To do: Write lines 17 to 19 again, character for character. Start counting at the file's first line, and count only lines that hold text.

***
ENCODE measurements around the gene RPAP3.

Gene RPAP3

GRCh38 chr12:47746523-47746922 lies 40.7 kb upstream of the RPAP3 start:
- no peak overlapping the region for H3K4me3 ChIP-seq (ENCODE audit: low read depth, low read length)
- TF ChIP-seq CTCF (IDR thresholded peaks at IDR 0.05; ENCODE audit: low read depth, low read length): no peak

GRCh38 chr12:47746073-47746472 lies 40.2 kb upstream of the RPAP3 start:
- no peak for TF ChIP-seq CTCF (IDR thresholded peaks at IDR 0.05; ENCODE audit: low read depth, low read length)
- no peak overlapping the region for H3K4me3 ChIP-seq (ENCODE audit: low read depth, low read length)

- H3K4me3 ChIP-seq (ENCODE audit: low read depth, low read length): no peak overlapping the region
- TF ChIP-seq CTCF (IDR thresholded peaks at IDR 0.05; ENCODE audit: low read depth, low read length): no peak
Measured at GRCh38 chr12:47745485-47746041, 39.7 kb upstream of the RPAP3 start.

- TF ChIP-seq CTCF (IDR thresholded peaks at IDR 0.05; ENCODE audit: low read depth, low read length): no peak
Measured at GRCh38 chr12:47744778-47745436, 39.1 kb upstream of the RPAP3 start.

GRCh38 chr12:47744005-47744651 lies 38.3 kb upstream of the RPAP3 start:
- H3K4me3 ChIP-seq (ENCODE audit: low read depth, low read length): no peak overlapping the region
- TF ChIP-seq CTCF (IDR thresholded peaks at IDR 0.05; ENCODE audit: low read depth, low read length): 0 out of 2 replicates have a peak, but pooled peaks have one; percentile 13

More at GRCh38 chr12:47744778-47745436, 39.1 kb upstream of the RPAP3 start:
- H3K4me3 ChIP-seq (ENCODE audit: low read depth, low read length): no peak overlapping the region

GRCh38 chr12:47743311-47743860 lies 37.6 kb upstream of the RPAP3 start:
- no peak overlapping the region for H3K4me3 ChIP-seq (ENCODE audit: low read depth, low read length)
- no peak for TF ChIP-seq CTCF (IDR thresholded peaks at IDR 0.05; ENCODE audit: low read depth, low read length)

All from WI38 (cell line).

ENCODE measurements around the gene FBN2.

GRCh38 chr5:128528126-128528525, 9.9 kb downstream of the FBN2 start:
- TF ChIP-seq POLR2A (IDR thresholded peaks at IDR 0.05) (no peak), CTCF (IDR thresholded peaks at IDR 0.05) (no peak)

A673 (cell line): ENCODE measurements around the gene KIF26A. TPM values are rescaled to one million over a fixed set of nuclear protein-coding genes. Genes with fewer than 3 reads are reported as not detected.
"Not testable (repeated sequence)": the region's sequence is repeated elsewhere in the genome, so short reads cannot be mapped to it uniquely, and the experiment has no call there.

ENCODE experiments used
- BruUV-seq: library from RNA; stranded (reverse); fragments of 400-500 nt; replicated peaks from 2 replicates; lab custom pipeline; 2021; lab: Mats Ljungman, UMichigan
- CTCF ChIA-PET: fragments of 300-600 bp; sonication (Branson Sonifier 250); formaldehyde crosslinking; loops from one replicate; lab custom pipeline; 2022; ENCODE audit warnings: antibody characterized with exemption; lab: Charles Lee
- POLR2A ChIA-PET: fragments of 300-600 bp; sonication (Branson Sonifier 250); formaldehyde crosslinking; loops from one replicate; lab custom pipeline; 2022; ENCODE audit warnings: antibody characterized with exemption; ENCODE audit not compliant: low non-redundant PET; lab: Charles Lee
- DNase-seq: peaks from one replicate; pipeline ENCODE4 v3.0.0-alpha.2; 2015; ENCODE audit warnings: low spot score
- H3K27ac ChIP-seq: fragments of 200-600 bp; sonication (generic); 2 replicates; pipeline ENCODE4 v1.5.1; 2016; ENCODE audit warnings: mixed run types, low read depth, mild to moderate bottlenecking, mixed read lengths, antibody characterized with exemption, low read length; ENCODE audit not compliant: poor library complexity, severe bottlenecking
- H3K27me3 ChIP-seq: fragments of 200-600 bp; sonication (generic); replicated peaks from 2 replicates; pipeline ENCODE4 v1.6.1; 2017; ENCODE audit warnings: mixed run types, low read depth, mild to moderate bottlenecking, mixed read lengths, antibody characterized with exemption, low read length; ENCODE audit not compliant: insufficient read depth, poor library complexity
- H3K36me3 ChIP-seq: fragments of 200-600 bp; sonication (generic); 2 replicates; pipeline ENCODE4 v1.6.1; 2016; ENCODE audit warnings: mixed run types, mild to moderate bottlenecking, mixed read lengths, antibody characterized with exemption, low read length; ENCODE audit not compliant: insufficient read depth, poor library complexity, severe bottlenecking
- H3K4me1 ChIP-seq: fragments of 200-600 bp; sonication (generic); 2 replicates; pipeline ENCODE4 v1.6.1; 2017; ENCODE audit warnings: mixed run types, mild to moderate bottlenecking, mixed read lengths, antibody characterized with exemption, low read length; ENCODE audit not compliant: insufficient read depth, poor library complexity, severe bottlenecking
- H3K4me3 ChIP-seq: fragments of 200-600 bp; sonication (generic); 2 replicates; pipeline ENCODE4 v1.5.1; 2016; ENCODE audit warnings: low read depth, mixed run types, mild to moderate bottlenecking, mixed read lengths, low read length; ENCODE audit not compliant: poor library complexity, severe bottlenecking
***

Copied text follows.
More at GRCh38 chr12:47744778-47745436, 39.1 kb upstream of the RPAP3 start:
- H3K4me3 ChIP-seq (ENCODE audit: low read depth, low read length): no peak overlapping the region

GRCh38 chr12:47743311-47743860 lies 37.6 kb upstream of the RPAP3 start: